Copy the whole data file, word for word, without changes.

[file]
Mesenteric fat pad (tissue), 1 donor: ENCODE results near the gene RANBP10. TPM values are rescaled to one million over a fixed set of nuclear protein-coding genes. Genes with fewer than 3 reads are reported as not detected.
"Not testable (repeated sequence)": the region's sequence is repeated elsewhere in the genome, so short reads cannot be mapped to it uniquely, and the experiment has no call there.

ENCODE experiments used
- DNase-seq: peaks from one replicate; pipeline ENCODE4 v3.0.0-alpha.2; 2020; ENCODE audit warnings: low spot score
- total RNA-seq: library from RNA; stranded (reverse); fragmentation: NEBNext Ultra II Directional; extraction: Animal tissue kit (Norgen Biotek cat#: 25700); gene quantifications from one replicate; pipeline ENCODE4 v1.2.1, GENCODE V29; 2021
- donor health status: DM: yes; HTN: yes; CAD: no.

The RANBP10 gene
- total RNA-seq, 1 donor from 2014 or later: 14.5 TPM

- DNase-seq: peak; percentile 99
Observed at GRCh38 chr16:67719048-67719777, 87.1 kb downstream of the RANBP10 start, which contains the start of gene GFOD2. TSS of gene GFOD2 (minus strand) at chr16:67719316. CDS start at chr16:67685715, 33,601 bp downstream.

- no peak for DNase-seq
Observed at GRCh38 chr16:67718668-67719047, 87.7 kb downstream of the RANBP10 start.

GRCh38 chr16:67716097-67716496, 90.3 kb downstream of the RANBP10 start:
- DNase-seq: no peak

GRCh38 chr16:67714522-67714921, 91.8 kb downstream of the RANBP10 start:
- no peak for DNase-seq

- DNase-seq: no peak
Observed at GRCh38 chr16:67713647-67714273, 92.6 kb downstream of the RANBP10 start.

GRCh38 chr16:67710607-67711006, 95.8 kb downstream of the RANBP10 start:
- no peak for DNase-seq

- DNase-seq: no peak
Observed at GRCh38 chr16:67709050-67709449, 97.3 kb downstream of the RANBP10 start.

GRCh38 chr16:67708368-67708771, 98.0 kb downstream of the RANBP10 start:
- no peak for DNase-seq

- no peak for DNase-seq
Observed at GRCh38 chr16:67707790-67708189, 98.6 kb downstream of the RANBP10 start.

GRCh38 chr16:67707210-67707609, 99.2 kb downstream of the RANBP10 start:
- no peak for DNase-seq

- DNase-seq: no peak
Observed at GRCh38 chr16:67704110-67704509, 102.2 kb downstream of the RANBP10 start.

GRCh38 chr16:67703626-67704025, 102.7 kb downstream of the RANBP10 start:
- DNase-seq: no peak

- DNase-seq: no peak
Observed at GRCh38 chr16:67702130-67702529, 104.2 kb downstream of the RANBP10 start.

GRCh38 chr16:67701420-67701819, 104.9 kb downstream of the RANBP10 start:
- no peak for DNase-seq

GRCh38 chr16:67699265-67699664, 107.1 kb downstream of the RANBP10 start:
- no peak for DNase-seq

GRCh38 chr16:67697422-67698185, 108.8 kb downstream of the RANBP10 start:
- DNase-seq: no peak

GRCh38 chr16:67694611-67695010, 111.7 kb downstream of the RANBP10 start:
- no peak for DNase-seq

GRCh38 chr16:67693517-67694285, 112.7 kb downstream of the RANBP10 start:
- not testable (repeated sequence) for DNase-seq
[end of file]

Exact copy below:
Mesenteric fat pad (tissue), 1 donor: ENCODE results near the gene RANBP10. TPM values are rescaled to one million over a fixed set of nuclear protein-coding genes. Genes with fewer than 3 reads are reported as not detected.
"Not testable (repeated sequence)": the region's sequence is repeated elsewhere in the genome, so short reads cannot be mapped to it uniquely, and the experiment has no call there.

ENCODE experiments used
- DNase-seq: peaks from one replicate; pipeline ENCODE4 v3.0.0-alpha.2; 2020; ENCODE audit warnings: low spot score
- total RNA-seq: library from RNA; stranded (reverse); fragmentation: NEBNext Ultra II Directional; extraction: Animal tissue kit (Norgen Biotek cat#: 25700); gene quantifications from one replicate; pipeline ENCODE4 v1.2.1, GENCODE V29; 2021
- donor health status: DM: yes; HTN: yes; CAD: no.

The RANBP10 gene
- total RNA-seq, 1 donor from 2014 or later: 14.5 TPM

- DNase-seq: peak; percentile 99
Observed at GRCh38 chr16:67719048-67719777, 87.1 kb downstream of the RANBP10 start, which contains the start of gene GFOD2. TSS of gene GFOD2 (minus strand) at chr16:67719316. CDS start at chr16:67685715, 33,601 bp downstream.

- no peak for DNase-seq
Observed at GRCh38 chr16:67718668-67719047, 87.7 kb downstream of the RANBP10 start.

GRCh38 chr16:67716097-67716496, 90.3 kb downstream of the RANBP10 start:
- DNase-seq: no peak

GRCh38 chr16:67714522-67714921, 91.8 kb downstream of the RANBP10 start:
- no peak for DNase-seq

- DNase-seq: no peak
Observed at GRCh38 chr16:67713647-67714273, 92.6 kb downstream of the RANBP10 start.

GRCh38 chr16:67710607-67711006, 95.8 kb downstream of the RANBP10 start:
- no peak for DNase-seq

- DNase-seq: no peak
Observed at GRCh38 chr16:67709050-67709449, 97.3 kb downstream of the RANBP10 start.

GRCh38 chr16:67708368-67708771, 98.0 kb downstream of the RANBP10 start:
- no peak for DNase-seq

- no peak for DNase-seq
Observed at GRCh38 chr16:67707790-67708189, 98.6 kb downstream of the RANBP10 start.

GRCh38 chr16:67707210-67707609, 99.2 kb downstream of the RANBP10 start:
- no peak for DNase-seq

- DNase-seq: no peak
Observed at GRCh38 chr16:67704110-67704509, 102.2 kb downstream of the RANBP10 start.

GRCh38 chr16:67703626-67704025, 102.7 kb downstream of the RANBP10 start:
- DNase-seq: no peak

- DNase-seq: no peak
Observed at GRCh38 chr16:67702130-67702529, 104.2 kb downstream of the RANBP10 start.

GRCh38 chr16:67701420-67701819, 104.9 kb downstream of the RANBP10 start:
- no peak for DNase-seq

GRCh38 chr16:67699265-67699664, 107.1 kb downstream of the RANBP10 start:
- no peak for DNase-seq

GRCh38 chr16:67697422-67698185, 108.8 kb downstream of the RANBP10 start:
- DNase-seq: no peak

GRCh38 chr16:67694611-67695010, 111.7 kb downstream of the RANBP10 start:
- no peak for DNase-seq

GRCh38 chr16:67693517-67694285, 112.7 kb downstream of the RANBP10 start:
- not testable (repeated sequence) for DNase-seq